In the face of climate change, the future of the planet depends on our collective actions. The extent to which sea levels will rise, temperatures will warm, and natural ecosystems will change, depend on what we do as a community.
Climate change has been a key priority for Neighbourhood Houses Victoria this year. Supported by Inspiring Victoria grants, 20 Neighbourhood Houses across Victoria are delivering events to encourage communities to come together to showcase local initiatives and build a sustainable future as part of the National Science Week ACCLIMATISE program.
Being sustainable can start right in your own home – in your kitchen and garden. Some neighbourhood houses are inviting members of their communities to learn how to keep themselves and their gardens healthy in a series of workshops. From composting and recycling, to growing vegetables at home and the science of cooking, residents will be empowered to cook from garden-to-kitchen.
In Aspendale Gardens, Balla Balla, Rosewall and Yarram, pick up sustainability tips and tricks through gardening. Yarram is holding a Community Garden Expo, teaching people to grow winter veggies and cook with their produce. In Balla Balla, community members will also learn to ferment yoghurt, kimchi, kombucha and sauerkraut to keep their gut bacteria happy. Growing your own vegetables and making your own fermented goods not only is environmentally friendly, but is also low cost and encourages a more healthy, diverse diet.
Building on these, Castlemaine Community House is bringing in Permaculture Design experts to guide residents in permaculture principles. These land management practices combine the best of wildlife gardening, edible landscaping, and native plants into one low-maintenance, productive ecosystem in your backyard. As a treat, fresh garden produce will be used by the Murnong Mammas Aboriginal Catering Social Enterprise to cater for the event.
To promote healthy soils, Yarram and North Melbourne are running sessions on composting and setting up worm farms. Compost and worm wee add nutrients and valuable organisms to your soils. By saving organic waste, not only can you nourish your garden, but you also reduce greenhouse gas emissions. As food waste breaks down in landfill, it emits carbon dioxide and methane – rather than letting them go into the atmosphere, composting returns these carbon products to the earth.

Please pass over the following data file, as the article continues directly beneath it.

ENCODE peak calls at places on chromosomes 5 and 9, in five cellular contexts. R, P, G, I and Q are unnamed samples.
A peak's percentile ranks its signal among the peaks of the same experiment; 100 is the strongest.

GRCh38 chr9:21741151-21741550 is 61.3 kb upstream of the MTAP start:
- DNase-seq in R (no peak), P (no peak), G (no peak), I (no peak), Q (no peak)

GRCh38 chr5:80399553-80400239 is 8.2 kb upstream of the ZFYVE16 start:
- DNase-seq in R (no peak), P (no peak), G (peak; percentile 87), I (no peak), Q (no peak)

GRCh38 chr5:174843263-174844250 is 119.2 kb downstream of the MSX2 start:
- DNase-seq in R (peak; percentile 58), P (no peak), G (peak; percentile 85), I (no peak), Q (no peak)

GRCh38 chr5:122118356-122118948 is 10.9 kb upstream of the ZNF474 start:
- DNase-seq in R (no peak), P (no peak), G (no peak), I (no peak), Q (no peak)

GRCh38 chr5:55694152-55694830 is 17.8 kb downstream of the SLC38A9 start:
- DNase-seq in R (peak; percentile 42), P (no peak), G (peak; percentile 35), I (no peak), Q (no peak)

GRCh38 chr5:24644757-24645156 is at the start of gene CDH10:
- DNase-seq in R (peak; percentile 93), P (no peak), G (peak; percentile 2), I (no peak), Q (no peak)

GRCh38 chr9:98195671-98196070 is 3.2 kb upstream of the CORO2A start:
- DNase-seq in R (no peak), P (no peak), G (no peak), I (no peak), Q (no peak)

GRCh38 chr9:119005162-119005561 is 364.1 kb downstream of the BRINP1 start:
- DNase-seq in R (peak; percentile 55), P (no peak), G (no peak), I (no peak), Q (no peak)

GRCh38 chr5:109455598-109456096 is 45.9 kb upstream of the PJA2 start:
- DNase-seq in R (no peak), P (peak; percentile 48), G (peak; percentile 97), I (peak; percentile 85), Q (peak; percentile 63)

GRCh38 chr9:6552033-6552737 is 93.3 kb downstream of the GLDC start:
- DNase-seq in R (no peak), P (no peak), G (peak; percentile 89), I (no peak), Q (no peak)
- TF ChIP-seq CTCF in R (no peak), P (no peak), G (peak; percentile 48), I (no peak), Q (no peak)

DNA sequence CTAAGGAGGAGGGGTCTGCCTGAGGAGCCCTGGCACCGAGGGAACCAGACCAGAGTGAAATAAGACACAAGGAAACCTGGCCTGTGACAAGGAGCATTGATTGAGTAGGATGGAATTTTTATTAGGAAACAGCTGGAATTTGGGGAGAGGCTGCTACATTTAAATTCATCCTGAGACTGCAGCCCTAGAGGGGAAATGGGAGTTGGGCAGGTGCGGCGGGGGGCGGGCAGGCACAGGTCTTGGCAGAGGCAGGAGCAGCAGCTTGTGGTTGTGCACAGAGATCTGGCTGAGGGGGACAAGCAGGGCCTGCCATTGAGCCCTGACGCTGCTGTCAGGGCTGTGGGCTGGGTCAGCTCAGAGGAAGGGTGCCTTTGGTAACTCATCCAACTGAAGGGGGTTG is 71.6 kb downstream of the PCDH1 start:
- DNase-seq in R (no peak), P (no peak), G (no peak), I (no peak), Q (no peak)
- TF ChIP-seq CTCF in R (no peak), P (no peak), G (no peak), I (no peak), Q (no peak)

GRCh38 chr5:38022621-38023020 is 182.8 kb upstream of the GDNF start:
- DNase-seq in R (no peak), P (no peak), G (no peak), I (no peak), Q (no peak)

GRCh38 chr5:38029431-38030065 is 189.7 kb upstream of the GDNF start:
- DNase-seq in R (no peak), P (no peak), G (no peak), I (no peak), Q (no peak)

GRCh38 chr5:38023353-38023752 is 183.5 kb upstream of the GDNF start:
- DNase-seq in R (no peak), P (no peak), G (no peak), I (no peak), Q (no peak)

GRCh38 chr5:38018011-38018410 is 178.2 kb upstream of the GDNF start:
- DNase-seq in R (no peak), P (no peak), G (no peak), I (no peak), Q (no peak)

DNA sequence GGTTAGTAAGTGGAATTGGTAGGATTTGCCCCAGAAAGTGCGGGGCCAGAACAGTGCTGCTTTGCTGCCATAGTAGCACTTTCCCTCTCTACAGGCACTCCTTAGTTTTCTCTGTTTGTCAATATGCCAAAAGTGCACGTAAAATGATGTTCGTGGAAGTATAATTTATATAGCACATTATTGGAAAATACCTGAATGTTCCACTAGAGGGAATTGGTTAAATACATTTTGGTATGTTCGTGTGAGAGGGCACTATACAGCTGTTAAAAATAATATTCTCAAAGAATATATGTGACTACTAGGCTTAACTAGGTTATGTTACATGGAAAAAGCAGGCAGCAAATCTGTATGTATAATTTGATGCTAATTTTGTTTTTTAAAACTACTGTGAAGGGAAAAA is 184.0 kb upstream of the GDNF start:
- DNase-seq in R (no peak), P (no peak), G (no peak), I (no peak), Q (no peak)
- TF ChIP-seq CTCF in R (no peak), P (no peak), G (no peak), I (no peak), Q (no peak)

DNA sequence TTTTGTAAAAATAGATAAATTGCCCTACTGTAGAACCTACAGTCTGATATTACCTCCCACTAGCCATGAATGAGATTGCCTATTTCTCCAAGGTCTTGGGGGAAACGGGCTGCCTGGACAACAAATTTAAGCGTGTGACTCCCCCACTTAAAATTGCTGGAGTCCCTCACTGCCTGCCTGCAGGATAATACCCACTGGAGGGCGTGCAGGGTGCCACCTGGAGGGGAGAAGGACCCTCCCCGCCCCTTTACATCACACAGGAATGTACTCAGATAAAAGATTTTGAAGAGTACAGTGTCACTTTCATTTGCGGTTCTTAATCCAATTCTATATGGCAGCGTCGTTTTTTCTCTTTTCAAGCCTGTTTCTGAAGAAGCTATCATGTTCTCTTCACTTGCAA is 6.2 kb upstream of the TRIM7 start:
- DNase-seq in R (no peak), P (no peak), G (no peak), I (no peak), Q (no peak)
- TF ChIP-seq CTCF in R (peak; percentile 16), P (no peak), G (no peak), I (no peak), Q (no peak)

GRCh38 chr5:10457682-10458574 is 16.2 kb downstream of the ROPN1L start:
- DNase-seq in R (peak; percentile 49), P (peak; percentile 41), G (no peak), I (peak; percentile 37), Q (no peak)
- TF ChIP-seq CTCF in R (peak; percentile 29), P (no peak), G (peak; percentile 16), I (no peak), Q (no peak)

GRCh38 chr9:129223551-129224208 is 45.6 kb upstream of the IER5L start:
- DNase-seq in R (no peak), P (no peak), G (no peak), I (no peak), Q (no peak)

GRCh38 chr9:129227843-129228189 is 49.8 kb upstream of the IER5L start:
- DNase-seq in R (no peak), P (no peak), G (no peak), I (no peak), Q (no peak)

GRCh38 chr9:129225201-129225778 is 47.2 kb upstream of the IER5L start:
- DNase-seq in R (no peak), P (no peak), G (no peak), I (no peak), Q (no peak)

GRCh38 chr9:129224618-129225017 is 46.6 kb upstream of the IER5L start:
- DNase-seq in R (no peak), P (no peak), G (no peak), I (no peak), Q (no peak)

Hamilton, Iramoo, Japara, Pakenham and Whittlesea are all exploring the world of decomposers and pollinators. Look at organisms found in soil and compost under the microscope, build bee hotels to encourage native bees to visit your garden or make beeswax wraps. Learn about the role of bees and other insects in the environment. After all, one out of every three or four bites of food you eat is thanks to bee pollination.
Haddon is taking a look at fungi. View fungi under microscopes and test DNA from fungi to spot the difference between invasive or endangered fungi in your backyard as a citizen scientist. Or perhaps learn about minibeasts in the Bugtopia Tent in South Kingsville, playing with stick insects, butterflies, yabbies and more little critters.
While the previous workshops foster relationships between organisms and our gardens, Wycheproof is defending their region against a particular pest: the fruit fly. Over the past three years, the Queensland Fruit Fly has spread rapidly across the district, destroying crops and home gardens. Learn how to protect your garden from this insidious pest.
Some communities are banding together to eliminate rubbish that causes serious health and safety concerns for humans, wildlife, and the general environment. Litter, for example, can be breeding grounds for bacteria, or be fatal to animals by ingestion or entanglement. The Aireys Inlet Rubbish Rangers and the Society for the Preservation of Flora and Fauna will come together to encourage the Anglesea community to collect rubbish around town. They will also create an art installation from the litter to serve as an inspirational reminder to take care of the environment.
Dyes are another devastating environmental pollutant, with tonnes of toxic and carcinogenic chemicals, dyes, and heavy metals constantly being dumped into waterways. These chemicals harm marine ecosystems, disrupt food chains, and pollute essential sources of drinking water. The fashion industry alone is responsible for up to one-fifth of industrial water pollution. Alphington is teaching their community members to sustainably dye wood, cotton and silk using colourful plants and flowers from around the neighbourhood.
Greenhill and Rosewall are running workshops to encourage residents to upcycle – repurposing fabric from old clothing or broken crockery to make something new. Instead of throwing away items, learn how to patch them up. In a workshop with Boomerang Bags at Greenhill, learn to sew and make bags from diverted waste. The Swan Hill/Bendigo Sustainability Group at Kerang will also host a workshop to promote waste reduction by discussing how they can create a circular economy.
Meanwhile, Charlton residents can travel the globe and experience live events using virtual reality – perhaps the more sustainable way to travel given the large carbon footprint of flying around.
Attend any one of these workshops to learn how you can be more sustainable and be part of community action to halt climate change. You might be inspired to start a compost bin or grow your own produce, or to upcycle your waste into a work of art or fashion statement, or start using beeswax for everyday things. How will YOU science this National Science Week?